2 - The Spock and T'Pring scene bothered me. I feel it somewhat retcons 'Amok Time' - I always got the impression that Spock had not seen her since their betrothal, hence why he is staring at her picture as a 7-year old, but ok, it's left vague enough. Yet, it really forces you to look at the TOS episode in a very different light upon re-watching it, and one thing I'm not interested in doing at this point in my life is to add new, unasked for angles into something that's been comfortably shelved away in my mind for several decades in its current, unalterable state. Even accepting that Spock possibly had a very active relationship with T'Pring prior to TOS, the entire scene felt awkward and much too human in its depiction of a date between two Vulcans (yeah, yeah... Spock in only half Vulcan and not fully logical at this point, but it felt jarring). The scene was full of emotion and barely repressed sexual desire (horniness, if you will) and it just felt out of place. A single line of dialogue to indicate they were at the moment of one of their 7-year cycles would have explained it, but no. Whatever happened to the subtle display of affection we'd seen before, like the two fingers touching? I get sensibilities have changed and you can't compare what you'd seen in the 60's on a TV show like TOS to what people expect now, but the problem here is the precedent you've established over 50 years of detailing an alien species and culture. I tuned in to watch Star Trek, not Bridgerton, and the whole thing felt like a cheap and easy opportunity to sexy up the show in a way that felt forced and unnatural. If you're going to do that, use the human characters, or Deltans, or whatever. Instead it was a case of "Oooh... polls show the ladies think the current Spock is hot stuff! Let's write a scene where he takes his shirt off and is about to get it on!!! Yeah... ratings, baby!!!"

On a final and positive note while speaking of the current Spock, and the scene above notwithstanding, I am floored by how well and naturally Ethan Peck has fallen into the role immortalized by Nimoy. He's got the mannerisms down, and the voice for me is uncanny. There are moments when I can her Nimoy speaking, and have done the test of closing my eyes when Peck is onscreen and I can picture in my mind that it's Nimoy speaking. Kudos to CBS for finding this gem of a man for the role. I never bought Quinto as Spock (heck, other than Karl Urban, I found the Kelvin actors mostly miscast), but Quinto's Spock is amateur hour compared to Peck's.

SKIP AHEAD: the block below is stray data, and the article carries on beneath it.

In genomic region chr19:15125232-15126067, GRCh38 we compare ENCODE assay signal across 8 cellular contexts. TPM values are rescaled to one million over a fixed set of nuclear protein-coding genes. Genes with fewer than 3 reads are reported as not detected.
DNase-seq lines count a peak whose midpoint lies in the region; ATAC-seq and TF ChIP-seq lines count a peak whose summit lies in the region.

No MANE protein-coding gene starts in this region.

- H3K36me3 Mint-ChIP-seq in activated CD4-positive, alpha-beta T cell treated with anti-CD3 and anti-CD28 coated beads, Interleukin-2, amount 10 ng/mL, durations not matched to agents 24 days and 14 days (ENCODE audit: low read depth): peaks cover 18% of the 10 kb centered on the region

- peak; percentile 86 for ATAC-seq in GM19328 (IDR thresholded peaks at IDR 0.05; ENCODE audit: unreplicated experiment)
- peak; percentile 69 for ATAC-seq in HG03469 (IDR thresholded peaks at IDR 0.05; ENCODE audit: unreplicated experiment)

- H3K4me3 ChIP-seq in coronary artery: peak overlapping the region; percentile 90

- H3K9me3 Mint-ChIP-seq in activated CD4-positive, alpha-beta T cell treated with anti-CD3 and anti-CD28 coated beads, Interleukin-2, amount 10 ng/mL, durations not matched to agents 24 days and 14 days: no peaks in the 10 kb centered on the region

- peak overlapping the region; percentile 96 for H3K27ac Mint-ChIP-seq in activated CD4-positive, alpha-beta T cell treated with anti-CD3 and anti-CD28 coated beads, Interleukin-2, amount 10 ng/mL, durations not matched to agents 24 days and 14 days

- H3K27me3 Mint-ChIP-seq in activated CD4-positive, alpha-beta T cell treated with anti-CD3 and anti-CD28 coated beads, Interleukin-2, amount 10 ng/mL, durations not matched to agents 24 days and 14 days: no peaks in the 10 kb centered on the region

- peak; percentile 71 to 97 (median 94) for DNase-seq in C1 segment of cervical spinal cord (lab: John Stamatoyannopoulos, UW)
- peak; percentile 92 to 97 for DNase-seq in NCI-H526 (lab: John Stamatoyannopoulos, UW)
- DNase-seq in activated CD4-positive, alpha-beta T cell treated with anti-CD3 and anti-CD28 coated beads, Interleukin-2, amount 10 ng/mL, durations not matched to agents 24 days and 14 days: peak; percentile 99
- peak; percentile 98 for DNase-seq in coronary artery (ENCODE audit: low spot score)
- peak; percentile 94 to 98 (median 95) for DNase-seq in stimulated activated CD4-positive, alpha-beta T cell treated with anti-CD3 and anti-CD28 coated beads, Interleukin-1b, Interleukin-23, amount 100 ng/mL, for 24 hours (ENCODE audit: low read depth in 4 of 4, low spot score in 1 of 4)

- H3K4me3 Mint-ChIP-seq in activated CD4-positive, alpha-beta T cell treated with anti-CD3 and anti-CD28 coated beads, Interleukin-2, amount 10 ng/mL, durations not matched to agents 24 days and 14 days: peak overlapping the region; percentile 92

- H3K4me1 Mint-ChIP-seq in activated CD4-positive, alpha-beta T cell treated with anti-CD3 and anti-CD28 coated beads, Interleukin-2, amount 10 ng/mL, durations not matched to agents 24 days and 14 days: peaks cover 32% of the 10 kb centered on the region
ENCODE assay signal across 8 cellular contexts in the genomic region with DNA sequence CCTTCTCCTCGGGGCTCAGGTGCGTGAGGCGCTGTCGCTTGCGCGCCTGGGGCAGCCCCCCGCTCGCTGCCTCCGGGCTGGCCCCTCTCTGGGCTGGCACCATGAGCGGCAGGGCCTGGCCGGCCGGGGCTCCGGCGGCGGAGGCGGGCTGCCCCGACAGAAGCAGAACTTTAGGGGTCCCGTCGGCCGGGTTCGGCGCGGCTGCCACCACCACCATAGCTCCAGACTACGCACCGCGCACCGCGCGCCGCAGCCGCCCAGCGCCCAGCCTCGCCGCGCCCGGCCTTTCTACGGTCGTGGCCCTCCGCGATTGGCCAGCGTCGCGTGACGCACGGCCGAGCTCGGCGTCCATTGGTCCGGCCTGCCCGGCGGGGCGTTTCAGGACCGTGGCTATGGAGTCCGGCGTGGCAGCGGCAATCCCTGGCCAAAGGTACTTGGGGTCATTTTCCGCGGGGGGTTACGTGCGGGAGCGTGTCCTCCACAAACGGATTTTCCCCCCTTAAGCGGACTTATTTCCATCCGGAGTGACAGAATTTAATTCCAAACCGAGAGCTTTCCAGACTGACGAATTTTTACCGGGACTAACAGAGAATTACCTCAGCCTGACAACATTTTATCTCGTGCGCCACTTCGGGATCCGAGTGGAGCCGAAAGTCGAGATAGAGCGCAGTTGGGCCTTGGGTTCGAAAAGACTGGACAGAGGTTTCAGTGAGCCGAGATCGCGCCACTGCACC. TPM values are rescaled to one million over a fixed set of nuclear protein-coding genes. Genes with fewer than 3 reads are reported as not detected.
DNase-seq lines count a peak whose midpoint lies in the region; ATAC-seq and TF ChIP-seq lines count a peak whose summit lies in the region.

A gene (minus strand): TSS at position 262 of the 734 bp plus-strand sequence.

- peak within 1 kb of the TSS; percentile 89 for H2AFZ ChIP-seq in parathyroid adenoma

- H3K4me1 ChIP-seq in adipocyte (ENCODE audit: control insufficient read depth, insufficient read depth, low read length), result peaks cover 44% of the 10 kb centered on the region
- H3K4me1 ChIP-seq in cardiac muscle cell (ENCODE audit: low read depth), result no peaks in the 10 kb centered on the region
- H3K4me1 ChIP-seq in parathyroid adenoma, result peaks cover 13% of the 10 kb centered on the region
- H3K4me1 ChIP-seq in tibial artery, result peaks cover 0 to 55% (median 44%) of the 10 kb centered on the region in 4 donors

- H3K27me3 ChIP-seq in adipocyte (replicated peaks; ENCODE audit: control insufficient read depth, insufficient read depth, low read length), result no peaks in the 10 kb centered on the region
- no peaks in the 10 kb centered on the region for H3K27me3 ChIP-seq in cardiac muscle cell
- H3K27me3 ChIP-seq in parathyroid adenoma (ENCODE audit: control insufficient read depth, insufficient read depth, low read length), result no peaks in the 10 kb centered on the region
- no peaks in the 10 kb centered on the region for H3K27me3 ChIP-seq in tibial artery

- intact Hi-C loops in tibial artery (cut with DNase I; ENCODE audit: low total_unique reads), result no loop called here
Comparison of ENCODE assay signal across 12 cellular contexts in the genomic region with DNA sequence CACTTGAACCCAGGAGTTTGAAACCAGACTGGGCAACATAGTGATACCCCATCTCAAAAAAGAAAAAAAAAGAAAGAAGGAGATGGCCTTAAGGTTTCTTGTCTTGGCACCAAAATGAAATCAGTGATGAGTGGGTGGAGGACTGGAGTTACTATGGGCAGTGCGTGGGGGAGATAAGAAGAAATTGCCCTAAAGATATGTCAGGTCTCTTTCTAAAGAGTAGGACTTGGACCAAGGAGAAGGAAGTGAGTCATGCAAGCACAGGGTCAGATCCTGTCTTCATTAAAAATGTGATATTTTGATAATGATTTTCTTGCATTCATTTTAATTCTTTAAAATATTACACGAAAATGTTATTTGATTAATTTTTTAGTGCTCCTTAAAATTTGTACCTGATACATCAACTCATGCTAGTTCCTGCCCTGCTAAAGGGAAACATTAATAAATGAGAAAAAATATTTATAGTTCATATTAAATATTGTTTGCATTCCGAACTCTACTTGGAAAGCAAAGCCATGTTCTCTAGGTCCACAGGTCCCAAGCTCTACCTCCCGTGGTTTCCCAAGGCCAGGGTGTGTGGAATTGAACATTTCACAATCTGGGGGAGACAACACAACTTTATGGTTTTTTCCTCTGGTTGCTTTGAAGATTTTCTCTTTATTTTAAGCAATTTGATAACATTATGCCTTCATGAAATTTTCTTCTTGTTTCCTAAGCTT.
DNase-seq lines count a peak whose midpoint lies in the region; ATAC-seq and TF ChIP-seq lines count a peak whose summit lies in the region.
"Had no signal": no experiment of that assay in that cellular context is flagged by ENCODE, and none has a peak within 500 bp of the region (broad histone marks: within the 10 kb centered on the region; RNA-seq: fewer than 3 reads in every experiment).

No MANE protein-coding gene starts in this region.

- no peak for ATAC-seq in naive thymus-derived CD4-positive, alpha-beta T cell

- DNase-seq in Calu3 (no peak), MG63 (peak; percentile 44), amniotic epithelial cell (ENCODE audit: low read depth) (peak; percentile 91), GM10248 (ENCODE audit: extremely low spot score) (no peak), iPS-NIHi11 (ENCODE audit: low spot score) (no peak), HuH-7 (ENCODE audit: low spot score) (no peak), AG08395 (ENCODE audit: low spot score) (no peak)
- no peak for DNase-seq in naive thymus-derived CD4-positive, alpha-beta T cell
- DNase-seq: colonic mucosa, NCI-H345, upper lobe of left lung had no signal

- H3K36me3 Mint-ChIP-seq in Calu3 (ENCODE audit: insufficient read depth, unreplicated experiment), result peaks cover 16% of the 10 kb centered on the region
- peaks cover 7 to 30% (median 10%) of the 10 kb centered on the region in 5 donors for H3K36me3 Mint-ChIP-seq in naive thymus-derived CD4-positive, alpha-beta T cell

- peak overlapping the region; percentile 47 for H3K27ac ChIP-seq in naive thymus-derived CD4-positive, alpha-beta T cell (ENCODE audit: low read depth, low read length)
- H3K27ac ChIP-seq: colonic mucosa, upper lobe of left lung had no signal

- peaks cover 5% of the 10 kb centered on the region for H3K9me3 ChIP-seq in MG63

As for Anson Mount as Pike... well, that goes beyond perfection.
This Space for Rent

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So now that I know that the only two people on our forum who follow Star Trek have seen the show, Spoilers Ahead!

I thought it was very good that the first episode essentially officially retconned the period of the Eugenics Wars. Fans have been speculating since Voyager visited a remarkably unnuked 1996 Los Angeles that all the time treks had altered the timeline, and of course the Temporal Cold War arc of Enterprise provided ample opportunity for interference. Pike didn't mention any dates as I recall, but the early phases of it, as shown by footage of Trump's insurrection, obviously put it in the 21st Century. At the same time, it was chilling to hear this future history of our problems developing into World War III, and that's all too real a possibility even without genetically engineered superbeings. If there is a second civil war, there is no way that Russia and/or China would not try to take advantage of the situation, and that only leads to one horrifying conclusion. Stepping back from that cheerful thought, I also thought it was clever that the first episode of SNW and the last episode of Picard addressed the same topic, with the latter showing Adam Soong dusting off is Project Khan folder. I guess it's not too much of a leap that since Arik Soong was interested in Augments that one of his forebears would have started the whole disaster. I'm sure if the writers of Enterprise had known 20 years ago that a new series was going to suggest a Soong as an original creator of Augments, they might have mentioned it in their episodes. They did not, as far as I recall.

One might quibble about how too on-the-nose this reference was by calling it Project Khan, but it reminds me of naming Michael Dorn's character in ST VI Colonel Worf. The writers agonized over how to clue in viewers that the character was an ancestor of someone who was not yet even a twinkle in his father's eye, until someone said "name the character Worf." In the case of SNW, they could have called it Project Augment or Project Superhuman or something like that, but who needs subtlety? Oh well, a small quibble.